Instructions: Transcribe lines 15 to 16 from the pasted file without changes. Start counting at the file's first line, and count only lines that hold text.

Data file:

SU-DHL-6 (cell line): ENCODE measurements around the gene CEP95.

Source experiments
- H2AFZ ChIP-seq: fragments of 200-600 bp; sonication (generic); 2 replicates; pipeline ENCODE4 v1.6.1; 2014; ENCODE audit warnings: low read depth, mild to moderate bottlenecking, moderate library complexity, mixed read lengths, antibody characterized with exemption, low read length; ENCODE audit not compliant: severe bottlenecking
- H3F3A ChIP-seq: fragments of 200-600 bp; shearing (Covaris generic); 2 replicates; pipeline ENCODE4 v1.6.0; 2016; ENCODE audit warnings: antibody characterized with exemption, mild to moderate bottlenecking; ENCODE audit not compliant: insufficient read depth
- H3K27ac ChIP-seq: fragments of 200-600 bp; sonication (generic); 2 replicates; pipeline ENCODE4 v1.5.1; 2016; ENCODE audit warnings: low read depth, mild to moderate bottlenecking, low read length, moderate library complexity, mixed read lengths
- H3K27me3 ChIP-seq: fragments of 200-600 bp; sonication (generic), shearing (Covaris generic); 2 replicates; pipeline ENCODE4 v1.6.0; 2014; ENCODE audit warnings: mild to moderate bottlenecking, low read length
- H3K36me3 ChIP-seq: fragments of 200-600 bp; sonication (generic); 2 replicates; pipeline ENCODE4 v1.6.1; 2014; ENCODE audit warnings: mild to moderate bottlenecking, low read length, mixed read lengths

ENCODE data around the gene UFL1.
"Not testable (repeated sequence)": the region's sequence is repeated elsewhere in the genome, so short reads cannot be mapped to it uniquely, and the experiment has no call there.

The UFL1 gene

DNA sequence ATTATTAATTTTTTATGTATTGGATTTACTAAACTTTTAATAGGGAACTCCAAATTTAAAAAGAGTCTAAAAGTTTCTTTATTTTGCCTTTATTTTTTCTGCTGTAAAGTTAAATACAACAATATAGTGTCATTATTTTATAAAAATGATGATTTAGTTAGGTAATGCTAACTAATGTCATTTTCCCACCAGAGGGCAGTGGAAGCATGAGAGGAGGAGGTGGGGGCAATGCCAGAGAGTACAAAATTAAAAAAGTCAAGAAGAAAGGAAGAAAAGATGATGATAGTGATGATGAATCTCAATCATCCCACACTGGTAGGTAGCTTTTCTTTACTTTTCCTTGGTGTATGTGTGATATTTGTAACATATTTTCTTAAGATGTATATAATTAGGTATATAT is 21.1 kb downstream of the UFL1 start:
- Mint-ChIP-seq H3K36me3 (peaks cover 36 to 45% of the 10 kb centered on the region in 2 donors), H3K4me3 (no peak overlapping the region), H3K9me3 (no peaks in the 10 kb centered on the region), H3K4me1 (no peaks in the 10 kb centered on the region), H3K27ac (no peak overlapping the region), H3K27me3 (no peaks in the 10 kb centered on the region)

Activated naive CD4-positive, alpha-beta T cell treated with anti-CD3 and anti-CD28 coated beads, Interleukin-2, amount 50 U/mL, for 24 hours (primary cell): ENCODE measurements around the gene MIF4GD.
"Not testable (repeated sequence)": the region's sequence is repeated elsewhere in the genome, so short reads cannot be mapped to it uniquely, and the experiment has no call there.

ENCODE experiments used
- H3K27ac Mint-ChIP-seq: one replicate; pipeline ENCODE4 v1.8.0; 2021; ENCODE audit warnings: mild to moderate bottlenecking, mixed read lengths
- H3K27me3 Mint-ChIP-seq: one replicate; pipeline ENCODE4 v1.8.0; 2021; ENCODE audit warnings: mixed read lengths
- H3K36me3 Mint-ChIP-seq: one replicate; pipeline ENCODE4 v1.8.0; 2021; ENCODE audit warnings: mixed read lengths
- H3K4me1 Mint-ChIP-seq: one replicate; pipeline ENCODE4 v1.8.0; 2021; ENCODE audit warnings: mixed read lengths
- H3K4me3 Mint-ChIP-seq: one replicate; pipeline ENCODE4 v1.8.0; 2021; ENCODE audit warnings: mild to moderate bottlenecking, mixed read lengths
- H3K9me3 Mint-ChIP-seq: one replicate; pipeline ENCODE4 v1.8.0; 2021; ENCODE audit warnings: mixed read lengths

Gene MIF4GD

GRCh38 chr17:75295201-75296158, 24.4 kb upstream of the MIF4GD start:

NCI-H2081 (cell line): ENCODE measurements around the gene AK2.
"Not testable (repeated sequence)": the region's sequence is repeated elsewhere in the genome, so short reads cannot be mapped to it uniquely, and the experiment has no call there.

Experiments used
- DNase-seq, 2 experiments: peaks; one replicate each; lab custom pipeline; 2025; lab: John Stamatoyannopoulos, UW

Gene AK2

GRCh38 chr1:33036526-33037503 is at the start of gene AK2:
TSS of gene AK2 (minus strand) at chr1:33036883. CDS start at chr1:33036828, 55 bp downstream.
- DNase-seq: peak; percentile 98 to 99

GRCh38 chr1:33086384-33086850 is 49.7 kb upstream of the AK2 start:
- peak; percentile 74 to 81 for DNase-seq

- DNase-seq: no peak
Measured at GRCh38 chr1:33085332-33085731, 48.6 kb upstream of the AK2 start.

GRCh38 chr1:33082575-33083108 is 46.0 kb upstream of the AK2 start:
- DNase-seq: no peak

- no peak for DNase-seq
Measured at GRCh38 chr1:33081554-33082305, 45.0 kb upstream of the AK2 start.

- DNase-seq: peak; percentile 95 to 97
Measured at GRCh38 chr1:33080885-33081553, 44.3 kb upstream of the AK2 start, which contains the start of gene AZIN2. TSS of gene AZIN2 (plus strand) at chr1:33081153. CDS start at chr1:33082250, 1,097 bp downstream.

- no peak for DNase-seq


ENCODE experiments used
- H3K27ac Mint-ChIP-seq: one replicate; pipeline ENCODE4 v1.8.0; 2021; ENCODE audit warnings: mild to moderate bottlenecking, mixed read lengths